The Forgotten Brilliance of Popular

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In 1999, I was a junior theatre major at a performing arts high school, in a class that was about 60% female and 30% gay boys. Though Will & Grace, Dawson’s Creek, and Sex and the City were all on air, the only show that was true appointment television at the Boston Arts Academy was a terribly-rated show buried in The WB’s Thursday night line up — Popular, a forgotten gem of female comedy.

Ten years before Glee, Ryan Murphy created Popular, a campy over-the-top comedy disguised as a typical teen drama. The show ostensibly revolved around two high school juniors: the beautiful and popular Brooke McQueen (played by the perpetually underrated Leslie Bibb) and the unpopular Sam McPherson (Carly Pope), who, along with network-mate Dawson Leery, holds a prominent place in the pantheon of wildly unlikable alleged protagonists (sample Sam dialogue: “I’m bored with being penned into the high school corral. That’s why I’m going to get my nose pierced.”). When Sam and Brooke’s parents fall in love, the girls have to negotiate their relationship? Can they look past superficials and become blah blah blah that’s not what’s interesting here. The interesting part is the supporting characters, a veritable treasure trove of weird, funny women.

Let’s start with Nicole Julian, Brooke’s second-in-command. Played brilliantly by Tammy Lynn Michaels (best known as the former Mrs. Melissa Etheridge), Nicole is a super bitch who loves quoting Joan Crawford, wearing insane leather and fur jackets, and Gwyneth Paltrow (hey, it was 1999). She prowls the halls of Jacqueline Kennedy High (a school whose facilities include a Kim Novak-themed bathroom) like a teenage Machiavelli in dominatrix boots. She’s always ready with a scheme, a zinger, and fabulous lip gloss. Sample Nicole plots: stealing the secrets the girls wrote down at the end of a Feminist Lit class and making them guess whose secret belongs to who, blackmailing two eighth graders, and kidnapping Gwyneth’s personal shopper. In short, Nicole Julian was boss.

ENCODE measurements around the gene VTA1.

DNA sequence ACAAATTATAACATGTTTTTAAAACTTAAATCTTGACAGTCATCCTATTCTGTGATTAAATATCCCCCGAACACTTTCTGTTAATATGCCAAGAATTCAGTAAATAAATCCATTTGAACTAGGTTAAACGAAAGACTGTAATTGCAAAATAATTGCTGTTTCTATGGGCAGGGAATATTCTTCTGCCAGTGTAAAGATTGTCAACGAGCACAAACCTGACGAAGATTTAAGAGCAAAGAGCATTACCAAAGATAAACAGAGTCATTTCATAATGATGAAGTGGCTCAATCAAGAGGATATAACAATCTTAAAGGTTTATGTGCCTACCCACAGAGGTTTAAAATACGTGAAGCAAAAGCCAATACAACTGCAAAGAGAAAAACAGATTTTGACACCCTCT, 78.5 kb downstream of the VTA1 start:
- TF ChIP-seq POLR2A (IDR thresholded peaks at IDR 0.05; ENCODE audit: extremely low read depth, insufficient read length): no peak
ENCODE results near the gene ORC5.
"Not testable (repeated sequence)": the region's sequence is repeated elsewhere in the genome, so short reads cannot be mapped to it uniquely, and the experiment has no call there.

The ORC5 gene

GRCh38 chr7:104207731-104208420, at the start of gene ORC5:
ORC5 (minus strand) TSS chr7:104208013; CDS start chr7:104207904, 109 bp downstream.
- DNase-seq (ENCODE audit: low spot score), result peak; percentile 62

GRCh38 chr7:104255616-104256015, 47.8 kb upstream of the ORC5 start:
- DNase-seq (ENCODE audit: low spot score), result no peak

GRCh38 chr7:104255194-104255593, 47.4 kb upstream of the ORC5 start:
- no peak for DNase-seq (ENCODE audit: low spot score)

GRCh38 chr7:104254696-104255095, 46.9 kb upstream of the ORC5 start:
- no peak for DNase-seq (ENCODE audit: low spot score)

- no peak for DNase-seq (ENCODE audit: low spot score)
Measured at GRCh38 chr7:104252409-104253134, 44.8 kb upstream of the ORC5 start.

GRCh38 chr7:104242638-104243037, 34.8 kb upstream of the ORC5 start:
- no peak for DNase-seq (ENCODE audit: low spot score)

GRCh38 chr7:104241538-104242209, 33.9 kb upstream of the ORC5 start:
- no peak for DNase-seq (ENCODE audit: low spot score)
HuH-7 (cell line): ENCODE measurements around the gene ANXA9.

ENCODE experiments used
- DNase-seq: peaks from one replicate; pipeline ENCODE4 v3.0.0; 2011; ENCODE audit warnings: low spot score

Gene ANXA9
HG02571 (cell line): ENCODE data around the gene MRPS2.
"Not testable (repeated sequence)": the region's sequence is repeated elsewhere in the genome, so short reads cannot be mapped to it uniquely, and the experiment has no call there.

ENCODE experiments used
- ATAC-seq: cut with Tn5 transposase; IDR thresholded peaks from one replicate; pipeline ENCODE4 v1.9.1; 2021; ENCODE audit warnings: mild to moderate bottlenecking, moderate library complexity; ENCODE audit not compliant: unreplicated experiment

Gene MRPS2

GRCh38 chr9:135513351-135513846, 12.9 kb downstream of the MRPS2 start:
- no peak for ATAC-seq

Nicole, however, was a mere warm up for the single best part of Popular, insane Texas cheerleader Mary Cherry. Mary Cherry, played by the genius Leslie Grossman and always referred to by her full name, is a cheerleader whose career qualifications test revealed her to be a natural serial killer. There is almost nothing realistic about the character of Mary Cherry: she announces that her mother is taking her out to club baby seals as a special treat, she auditions for an American Idol-esque reality show by lip-syncing “Rock Me, Amadeus” in a fully light-up dress, and, when assigned to play the part of Crabs in an STD pageant, she develops a Howard Hughes-esque germophobia. After Popular, Grossman’s talent has been mostly squandered on generic shows like What I Like About You, which is a shame: she’s a hugely gifted physical comedian and might have the best crazy face in the business.